Felixstowe container storage situation “is improving”


Amid widespread media reports of Maersk and other shipping lines dropping some calls at Felixstowe because it is “full”, the port has replied that the container storage situation is improving and “there is more spare space for import containers this week than at any time since the beginning of July when supply chain impacts first started to bite”.

A port spokesperson said: “In common with other major ports in the UK and beyond, the Port of Felixstowe is experiencing impacts of the global supply chain crisis.

“The pre-Christmas peak, combined with haulage shortages, congested inland terminals, poor vessel schedule reliability and the pandemic, has resulted in a build-up of containers at the port. The vast majority of import containers are cleared for collection within minutes of arriving and there are over 1,000 unused haulier bookings most days.”

As Lloyd’s Loading List reported last week, both Felixstowe and London Gateway imposed restrictions on the return of empty containers due to congestion issues on the ground.

The spokesman said: “Empty container levels remain high as import containers are returned and we are asking shipping lines to remove them as quickly as possible.”

Inland terminals and warehouses are full

All parties acknowledge that the shortage of HGV drivers to remove import containers from the ports is one of the main causes of the congestion, compounded by full inland terminals which are unable to accept new arrivals.

Robert Keen, Director General, British International Freight Association (BIFA) said: “We have anecdotal evidence that the import dwell time for containers at some of UK's main gateways for container shipping services has gone up from 5 to 9.7 days, but BIFA members are resigned to this being just part and parcel of the deepsea shipping world these days.”

He added that as well as the inland container terminals being full, many of the distribution centres and warehouses in the Midlands (known as the Golden Triangle) are also working at capacity – and suffering staff shortages – so they do not want to accept more containers, even if there were drivers to move them.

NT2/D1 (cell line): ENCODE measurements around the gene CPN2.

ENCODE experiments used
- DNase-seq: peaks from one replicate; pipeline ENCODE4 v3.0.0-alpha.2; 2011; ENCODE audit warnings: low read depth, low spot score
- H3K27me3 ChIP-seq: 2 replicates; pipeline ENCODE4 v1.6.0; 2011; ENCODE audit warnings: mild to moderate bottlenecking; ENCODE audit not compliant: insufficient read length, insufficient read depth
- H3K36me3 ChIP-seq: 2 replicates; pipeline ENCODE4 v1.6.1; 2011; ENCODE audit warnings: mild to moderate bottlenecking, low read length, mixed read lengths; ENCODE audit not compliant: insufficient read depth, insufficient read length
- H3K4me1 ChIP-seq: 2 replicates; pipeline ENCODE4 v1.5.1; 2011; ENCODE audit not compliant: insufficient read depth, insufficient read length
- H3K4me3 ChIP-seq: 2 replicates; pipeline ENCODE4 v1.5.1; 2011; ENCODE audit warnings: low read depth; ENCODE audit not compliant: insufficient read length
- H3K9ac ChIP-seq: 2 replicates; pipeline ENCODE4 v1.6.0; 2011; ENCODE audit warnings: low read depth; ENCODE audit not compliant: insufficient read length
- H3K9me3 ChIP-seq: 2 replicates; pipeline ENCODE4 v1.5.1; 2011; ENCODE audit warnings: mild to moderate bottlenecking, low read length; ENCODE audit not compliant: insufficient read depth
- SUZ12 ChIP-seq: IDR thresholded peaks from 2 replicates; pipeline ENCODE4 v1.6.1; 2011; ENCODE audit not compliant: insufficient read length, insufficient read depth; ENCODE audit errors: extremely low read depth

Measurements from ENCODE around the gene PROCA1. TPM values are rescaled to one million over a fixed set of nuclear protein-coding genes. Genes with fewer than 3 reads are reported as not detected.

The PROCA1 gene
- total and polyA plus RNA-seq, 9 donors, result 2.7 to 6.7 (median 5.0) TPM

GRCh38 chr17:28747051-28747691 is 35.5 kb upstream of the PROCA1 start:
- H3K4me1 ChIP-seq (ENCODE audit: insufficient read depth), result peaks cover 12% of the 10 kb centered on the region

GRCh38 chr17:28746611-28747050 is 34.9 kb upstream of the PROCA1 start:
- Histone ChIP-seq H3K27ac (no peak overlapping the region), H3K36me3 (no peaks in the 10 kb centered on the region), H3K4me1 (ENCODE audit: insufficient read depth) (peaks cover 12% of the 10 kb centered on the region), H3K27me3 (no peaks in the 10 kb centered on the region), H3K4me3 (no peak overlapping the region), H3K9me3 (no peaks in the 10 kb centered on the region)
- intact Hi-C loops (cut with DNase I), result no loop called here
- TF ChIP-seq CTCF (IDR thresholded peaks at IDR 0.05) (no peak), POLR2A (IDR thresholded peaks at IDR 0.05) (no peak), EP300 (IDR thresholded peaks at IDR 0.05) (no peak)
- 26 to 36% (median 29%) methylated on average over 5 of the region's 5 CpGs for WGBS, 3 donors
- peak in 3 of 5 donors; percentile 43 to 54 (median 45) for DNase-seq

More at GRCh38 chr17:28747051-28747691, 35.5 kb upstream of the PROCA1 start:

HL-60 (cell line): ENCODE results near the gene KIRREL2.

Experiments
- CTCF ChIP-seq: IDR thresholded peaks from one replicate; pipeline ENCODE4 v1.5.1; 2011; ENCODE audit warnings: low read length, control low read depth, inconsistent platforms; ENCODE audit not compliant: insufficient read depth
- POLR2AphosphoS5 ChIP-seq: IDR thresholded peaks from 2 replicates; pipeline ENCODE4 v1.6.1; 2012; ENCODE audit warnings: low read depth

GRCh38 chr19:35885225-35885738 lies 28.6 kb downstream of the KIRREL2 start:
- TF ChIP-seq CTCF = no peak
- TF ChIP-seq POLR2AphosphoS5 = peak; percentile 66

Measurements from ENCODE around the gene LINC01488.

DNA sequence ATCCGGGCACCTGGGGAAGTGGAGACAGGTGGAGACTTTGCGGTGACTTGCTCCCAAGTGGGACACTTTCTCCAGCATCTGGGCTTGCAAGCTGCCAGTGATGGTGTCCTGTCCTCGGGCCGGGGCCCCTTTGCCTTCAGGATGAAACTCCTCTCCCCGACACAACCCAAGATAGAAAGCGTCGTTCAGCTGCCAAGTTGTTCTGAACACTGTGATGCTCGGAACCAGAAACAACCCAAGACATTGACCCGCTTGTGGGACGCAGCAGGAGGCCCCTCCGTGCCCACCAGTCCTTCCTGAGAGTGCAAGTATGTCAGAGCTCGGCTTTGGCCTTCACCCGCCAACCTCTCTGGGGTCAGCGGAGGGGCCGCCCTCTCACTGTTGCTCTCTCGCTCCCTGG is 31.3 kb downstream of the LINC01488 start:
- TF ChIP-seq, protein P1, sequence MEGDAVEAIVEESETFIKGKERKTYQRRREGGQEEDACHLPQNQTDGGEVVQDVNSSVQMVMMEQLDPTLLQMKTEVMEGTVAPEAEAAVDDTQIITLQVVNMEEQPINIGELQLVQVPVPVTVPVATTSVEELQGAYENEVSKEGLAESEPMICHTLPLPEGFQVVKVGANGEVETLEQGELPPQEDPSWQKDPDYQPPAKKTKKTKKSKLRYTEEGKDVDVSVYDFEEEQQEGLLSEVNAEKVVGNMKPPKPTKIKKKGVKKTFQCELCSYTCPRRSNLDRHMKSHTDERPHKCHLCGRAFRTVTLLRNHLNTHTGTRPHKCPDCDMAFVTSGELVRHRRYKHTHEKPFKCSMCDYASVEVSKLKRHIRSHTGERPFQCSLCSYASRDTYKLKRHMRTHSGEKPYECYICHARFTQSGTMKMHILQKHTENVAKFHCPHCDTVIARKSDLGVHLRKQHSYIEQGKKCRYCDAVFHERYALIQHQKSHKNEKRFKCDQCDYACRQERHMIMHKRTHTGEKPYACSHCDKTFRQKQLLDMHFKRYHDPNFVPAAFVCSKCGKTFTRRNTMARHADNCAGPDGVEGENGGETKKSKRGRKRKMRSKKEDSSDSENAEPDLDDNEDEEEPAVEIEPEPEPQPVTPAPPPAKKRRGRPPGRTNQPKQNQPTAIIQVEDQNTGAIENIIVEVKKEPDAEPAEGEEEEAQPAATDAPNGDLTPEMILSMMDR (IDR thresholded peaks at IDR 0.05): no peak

Andrew Opie, Director of Food & Sustainability at the British Retail Consortium, told The Times that “Congestion at the Port of Felixstowe is yet another unwanted side effect of the HGV driver shortage. Retailers are working closely with suppliers to mitigate issues, including finding alternative routes to bring goods into the country, but further disruption may be unavoidable.”

The Felixstowe spokesperson said: “We are working closely with all our shipping lines customers to accommodate their vessels. This can be challenging as a high proportion of ships are off schedule due to the well-publicised global supply chain issues and imports continue to arrive faster than the UK supply chain can handle them due to the well documented haulier shortage. As a result, and on occasions, we understand and regret lines have to prioritise the services they have.”

Majority of ports “operating normally”

Richard Ballantyne, Chief Executive of the Major Ports Association in the UK said the while some are extremely busy, the overwhelming majority of UK ports are currently operating normally.

“Container ports around the world are dealing with backlogs in containers, originally stemming from the post Covid-19 lockdowns when we saw surges in activities and pressures on cargo storage. Getting empty containers back to Asia and other locations has been challenging but the shipping industry is doing its best to meet global demands. This has been a real issue in North America and continental Europe.”

He agreed that the UK is suffering from particular problems due to the shortage of HGV drivers. “This has meant that some freight is not being collected as rapidly as it would normally. The situation is impacting all types of ports, not just container terminals. It has resulted in some further delays for a range of ports and terminal operations are working with their customers to get these goods out of their ports to avoid further congestion.

“Also this is a peak period in the freight calendar as the pre-Christmas order books create an additional surge in the demand for the ever import hungry British economy.”

He added that containerised trade carries manufactured products, consumer goods and other smaller supplies around the globe, with containers accounting for approximately 15% of UK port tonnage.

“The maritime sector is vital to the UK economy and the ports and shipping industry are working closely to keep Britain open for business.”

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